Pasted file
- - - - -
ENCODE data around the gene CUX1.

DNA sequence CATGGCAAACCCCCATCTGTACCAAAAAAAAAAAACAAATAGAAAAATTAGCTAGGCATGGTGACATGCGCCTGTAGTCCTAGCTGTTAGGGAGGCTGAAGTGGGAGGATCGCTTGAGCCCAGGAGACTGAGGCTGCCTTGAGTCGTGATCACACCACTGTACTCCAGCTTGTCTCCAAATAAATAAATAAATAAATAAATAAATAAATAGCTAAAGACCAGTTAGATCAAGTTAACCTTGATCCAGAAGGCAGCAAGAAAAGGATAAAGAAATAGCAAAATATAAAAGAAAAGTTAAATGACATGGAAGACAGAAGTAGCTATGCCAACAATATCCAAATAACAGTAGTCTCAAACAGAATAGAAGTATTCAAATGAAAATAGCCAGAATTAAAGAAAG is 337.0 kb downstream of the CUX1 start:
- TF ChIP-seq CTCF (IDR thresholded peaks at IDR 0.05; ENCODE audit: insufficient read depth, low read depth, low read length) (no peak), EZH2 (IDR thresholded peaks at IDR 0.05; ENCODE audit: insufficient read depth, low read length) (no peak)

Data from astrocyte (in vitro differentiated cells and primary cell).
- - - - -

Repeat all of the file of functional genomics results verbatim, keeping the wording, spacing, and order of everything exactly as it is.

ENCODE data around the gene CUX1.

DNA sequence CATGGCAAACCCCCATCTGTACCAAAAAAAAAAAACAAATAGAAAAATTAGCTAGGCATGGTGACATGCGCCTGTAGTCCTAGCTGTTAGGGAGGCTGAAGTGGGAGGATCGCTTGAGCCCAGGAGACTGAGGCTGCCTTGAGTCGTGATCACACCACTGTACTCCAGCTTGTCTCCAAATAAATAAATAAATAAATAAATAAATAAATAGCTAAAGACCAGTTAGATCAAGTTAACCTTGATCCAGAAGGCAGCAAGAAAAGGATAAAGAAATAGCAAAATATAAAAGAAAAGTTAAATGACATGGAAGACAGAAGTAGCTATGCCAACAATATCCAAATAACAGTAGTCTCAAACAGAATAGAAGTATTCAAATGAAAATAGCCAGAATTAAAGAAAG is 337.0 kb downstream of the CUX1 start:
- TF ChIP-seq CTCF (IDR thresholded peaks at IDR 0.05; ENCODE audit: insufficient read depth, low read depth, low read length) (no peak), EZH2 (IDR thresholded peaks at IDR 0.05; ENCODE audit: insufficient read depth, low read length) (no peak)

Data from astrocyte (in vitro differentiated cells and primary cell).